- To analyse the variegated forms of asset accumulation, we classify the profiles of owners according to asset-building proxies, using property tax-related individual data and disaggregated data from the French family benefits agency (Caisse d'allocations familiales, with access to individual data for 2.3 millions households). More detailed studies are then being conducted in targeted neighbourhoods, using a household survey.
- We characterise affordability for median households as an entry point to assess socio-economic inequality in the feedback loop, starting with price-to-income ratio (PIR) metric.
- We analyse the context in which affordability constrains the residential trajectories of households through home price inflation and market volatility.
- We use the share of revenues from capital investment in a household’s income as a proxy to observe the local conditions of wealth accumulation.
Preliminary results : the spatial patterns of vulnerability we identified in our case studies among show how homeowner households are affected by risk of price decline or below average price inflation. This contradicts the asset-based welfare hypothesis for poorer households. The case studies support the view that vulnerability is a multifaceted process, one that is shaped by a combination of high debt-to-value ratios, risk to declining property values, social or racial discrimination of households leading to high-risk assessment (high cost of insurance and subprime mortgages), as well as increased precarity of a household’s employment status.
The optics through which we assess housing inequality underscores how price volatility has distinctly local characteristics and dynamics which are crucial to understanding the structure and embeddedness of housing finance regimes, as well as how these regimes are experienced by households themselves. These forms of spatial stratification identified across residential submarkets allow us to chart where to address further qualitative research targeting micro-level analysis, that is to say homeowners’ narratives of their asset trajectories and also the impact of these strategies on wider urban development.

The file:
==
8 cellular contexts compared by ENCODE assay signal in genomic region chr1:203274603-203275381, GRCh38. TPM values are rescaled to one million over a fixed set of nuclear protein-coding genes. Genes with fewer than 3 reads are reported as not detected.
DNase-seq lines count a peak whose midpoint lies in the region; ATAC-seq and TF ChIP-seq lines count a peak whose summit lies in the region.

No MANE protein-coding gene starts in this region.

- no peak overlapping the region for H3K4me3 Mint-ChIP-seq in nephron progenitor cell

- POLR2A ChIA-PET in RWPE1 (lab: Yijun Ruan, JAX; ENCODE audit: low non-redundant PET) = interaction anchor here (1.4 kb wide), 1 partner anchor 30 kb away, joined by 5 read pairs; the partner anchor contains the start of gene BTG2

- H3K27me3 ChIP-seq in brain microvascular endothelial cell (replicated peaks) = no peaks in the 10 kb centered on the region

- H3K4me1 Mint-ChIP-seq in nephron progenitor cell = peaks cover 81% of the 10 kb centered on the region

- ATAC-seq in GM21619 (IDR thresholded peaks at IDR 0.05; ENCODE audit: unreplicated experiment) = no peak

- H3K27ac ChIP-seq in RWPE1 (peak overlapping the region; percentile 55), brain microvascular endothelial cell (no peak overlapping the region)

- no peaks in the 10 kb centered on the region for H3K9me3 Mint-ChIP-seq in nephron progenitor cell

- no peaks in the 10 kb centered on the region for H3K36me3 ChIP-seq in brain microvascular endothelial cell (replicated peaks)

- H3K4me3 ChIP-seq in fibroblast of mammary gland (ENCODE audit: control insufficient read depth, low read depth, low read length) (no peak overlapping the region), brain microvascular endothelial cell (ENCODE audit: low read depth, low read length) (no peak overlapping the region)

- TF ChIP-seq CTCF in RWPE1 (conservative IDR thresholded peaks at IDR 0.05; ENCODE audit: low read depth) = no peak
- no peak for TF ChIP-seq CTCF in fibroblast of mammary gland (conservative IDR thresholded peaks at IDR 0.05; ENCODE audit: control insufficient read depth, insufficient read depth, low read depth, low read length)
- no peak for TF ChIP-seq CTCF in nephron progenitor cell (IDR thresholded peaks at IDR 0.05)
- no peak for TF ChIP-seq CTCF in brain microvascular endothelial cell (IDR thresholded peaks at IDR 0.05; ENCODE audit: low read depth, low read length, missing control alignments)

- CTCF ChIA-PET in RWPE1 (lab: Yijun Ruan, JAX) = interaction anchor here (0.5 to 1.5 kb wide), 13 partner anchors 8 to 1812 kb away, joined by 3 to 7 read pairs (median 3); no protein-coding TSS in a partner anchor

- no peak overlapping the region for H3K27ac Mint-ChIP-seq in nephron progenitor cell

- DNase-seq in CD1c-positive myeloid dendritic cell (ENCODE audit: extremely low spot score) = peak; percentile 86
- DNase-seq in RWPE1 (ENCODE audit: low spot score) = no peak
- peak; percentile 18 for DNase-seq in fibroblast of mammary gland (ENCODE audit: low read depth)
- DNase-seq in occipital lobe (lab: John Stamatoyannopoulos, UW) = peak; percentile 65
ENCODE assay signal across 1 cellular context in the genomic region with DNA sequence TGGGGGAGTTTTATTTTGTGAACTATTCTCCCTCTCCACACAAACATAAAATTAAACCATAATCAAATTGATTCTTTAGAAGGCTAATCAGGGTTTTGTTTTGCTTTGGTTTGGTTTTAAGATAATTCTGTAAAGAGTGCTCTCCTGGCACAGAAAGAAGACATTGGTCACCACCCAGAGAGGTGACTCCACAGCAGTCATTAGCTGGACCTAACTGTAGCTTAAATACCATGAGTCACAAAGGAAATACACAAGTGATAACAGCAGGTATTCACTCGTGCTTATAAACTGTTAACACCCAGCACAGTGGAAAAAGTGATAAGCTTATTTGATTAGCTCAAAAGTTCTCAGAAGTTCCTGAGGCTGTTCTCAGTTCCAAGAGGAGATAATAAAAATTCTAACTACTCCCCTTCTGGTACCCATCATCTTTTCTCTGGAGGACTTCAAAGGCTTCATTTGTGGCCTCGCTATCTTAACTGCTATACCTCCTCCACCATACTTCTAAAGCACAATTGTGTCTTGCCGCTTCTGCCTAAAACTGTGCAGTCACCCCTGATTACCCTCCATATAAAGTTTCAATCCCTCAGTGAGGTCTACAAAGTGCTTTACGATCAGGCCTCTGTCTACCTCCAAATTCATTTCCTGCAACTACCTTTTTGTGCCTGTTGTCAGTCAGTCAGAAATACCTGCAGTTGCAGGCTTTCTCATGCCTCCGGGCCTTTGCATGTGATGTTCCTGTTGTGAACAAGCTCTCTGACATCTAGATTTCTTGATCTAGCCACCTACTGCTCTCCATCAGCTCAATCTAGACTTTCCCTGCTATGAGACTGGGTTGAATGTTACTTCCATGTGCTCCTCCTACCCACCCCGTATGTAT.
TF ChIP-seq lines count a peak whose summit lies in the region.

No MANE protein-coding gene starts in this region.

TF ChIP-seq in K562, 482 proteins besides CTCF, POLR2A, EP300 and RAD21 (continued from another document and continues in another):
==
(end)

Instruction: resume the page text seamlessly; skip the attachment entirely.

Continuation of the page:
Innovations in data analysis provide important opportunities to integrate micro-scalar dimensions of urban inequality to broader structural and institutional research in the post-global financial crisis period. Our approach seeks that not only should these data be integrated for stronger, more comprehensive analysis across geographical scales, but also how to go about doing it, conceptually and methodologically. We will bridge local data aggregates with qualitative information on the households actually involved in market transactions while moving in and out (recent buyers identified by new addresses declared at the family benefits agencies and at the postal services).